Source: Mashable, Jul 2012
We’re looking at what you know, what you don’t know, how you learn best. The big difference between us and other big data companies is that we’re not ever marketing your data to a third party for any reason. [The data is collected] to make your education better.
Our personal algorithm is constantly evolving and dynamically generating recommendations in real time. Within a few hours, you get a unique bundle of material that’s targeted to you. Within a few weeks, we know tons about what you know. We know as a percentile how strong you are in every concept in your course. We start to be able to guess really accurately what strengths you have in the concepts we haven’t even shown you yet, based on correlation analysis with the concepts we have shown you.
We can predict failure in advance, which means we can pre-remediate it in advance. We can say, “Oh, she’ll struggle with this, let’s go find the concept from last year’s materials that will help her not struggle with it.” So you’re not just getting a textbook, you’re getting a subscription to this huge content portfolio, and we just go find the perfect little bit to help you master a concept. It can be a video clip, text or a video clip with text if we know that you learn better that way. If you learn quantitative things better in the morning and abstract things better in the evening, we’re going to know that. If you learn English literature concepts best in 25 minute bursts, [that’s what we’ll do].
We know everything about what you know and how you learn best because we get so much data. And education is the highest stakes media product in your life. It’s infinitely more important than your Facebook friends’ status updates or your Google search results, because it’s your future.
Source: NYTimes, Jul 2012
… when M.I.T. decided to plunge into the world of Massive Open Online Courses, or MOOCs, with a new platform called MITx (now folded into edX), he came forward to teach the first offering, which ran March 5 to June 8 and enrolled over 150,000.
Source: Education Northwest site, date indeterminate
The 6+1 Trait® Writing analytical model for assessing and teaching writing is made up of 6+1 key qualities that define strong writing. These are:
1. Ideas, the main message;
2. Organization, the internal structure of the piece;
3. Voice, the personal tone and flavor of the author’s message;
4. Word Choice, the vocabulary a writer chooses to convey meaning;
5. Sentence Fluency, the rhythm and flow of the language;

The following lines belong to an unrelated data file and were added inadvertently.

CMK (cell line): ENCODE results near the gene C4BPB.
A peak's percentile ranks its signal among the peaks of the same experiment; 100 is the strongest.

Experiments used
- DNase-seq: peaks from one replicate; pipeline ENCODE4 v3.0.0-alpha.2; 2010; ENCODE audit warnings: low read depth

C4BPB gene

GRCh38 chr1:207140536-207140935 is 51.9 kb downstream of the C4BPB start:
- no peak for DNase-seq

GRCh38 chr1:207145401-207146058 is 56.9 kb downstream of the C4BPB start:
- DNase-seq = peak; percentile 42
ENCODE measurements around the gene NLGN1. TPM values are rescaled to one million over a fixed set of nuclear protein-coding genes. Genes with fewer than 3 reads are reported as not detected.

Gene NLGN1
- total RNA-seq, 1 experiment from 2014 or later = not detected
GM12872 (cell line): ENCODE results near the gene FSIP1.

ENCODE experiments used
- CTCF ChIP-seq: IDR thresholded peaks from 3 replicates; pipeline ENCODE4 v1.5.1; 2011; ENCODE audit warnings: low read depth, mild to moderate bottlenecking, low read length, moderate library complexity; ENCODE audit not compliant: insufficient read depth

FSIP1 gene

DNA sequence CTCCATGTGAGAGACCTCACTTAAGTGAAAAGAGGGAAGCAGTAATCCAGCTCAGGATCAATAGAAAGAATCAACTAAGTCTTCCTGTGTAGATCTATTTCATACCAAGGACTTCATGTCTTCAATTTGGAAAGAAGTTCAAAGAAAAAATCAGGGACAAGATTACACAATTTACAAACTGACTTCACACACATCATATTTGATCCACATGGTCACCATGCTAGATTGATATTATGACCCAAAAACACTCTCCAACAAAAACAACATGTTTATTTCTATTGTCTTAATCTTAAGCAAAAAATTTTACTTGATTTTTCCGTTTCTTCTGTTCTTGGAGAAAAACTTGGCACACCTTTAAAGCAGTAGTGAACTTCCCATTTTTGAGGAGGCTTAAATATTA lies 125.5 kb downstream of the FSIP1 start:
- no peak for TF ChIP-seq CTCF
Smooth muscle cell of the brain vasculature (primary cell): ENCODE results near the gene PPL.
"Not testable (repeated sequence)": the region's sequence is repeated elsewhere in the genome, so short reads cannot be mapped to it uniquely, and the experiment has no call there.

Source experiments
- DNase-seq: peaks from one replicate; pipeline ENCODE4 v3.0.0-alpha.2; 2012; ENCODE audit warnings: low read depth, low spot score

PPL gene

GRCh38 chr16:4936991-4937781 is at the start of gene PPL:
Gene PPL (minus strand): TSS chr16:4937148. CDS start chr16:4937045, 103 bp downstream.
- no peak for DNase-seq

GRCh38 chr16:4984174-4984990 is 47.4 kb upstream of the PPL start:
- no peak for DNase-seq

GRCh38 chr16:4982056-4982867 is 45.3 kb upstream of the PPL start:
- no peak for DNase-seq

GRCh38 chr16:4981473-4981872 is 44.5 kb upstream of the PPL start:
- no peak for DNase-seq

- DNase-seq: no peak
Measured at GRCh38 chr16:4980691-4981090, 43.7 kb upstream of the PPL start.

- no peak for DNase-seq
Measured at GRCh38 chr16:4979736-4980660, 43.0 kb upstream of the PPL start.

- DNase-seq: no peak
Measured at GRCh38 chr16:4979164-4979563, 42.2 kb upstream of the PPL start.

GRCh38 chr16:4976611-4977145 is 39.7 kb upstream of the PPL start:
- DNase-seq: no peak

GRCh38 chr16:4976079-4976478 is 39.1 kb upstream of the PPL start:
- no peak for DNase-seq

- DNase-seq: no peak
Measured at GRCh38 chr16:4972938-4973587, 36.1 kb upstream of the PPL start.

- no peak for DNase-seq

6. Conventions, the mechanical correctness; and
+1. Presentation, how the writing actually looks on the page.
Related resource: http://writing.pppst.com/6traits.html
Source: Best Teachers Institute, Jun 2012
People Learn Best and Most Deeply When:
- They try to answer questions or solve problems they find interesting, intriguing, important, or beautiful;
- They can try to answer the question or solve the problems then receive feedback and try again before anyone “grades” them on their efforts;
- They can work collaboratively with other learners struggling with the same problems;
- They have lots of opportunities to speculate about possible answers or solutions even before they know much about the subject, and to receive feedback on those speculations;
- They face repeated challenges to their existing fundamental paradigms;
- They can get support (emotional, physical, and intellectual) when they need it;
- They care that their existing paradigms do not work;
- They believe that they are in control of their own learning, not manipulated;
- They believe that their work will be considered fairly and honestly;
- They believe that their work will matter, that it will have significant consequences for themselves and/or their world;
- They believe that intelligence and abilities are expandable, that if they work hard, they will get better at it;
- They believe other people have faith in their ability to learn;
- They believe that they can learn;
- They have an opportunity to “do the discipline” before they fully “know the discipline; in other words, they have an opportunity to learn by doing;
- They have an opportunity to learn inductively moving from specific example and experience to general principles, rather than from the general to the specific.
Source: Harvard University Press, Jul 2012
These individuals started out with the belief that intelligence and ability are expandable, not fixed. This led them to make connections across disciplines, to develop a “meta-cognitive” understanding of their own ways of thinking, and to find ways to negotiate ill-structured problems rather than simply looking for right answers. Intrinsically motivated by their own sense of purpose, they were not demoralized by failure nor overly impressed with conventional notions of success. These movers and shakers didn’t achieve success by making success their goal. For them, it was a byproduct of following their intellectual curiosity, solving useful problems, and taking risks in order to learn and grow.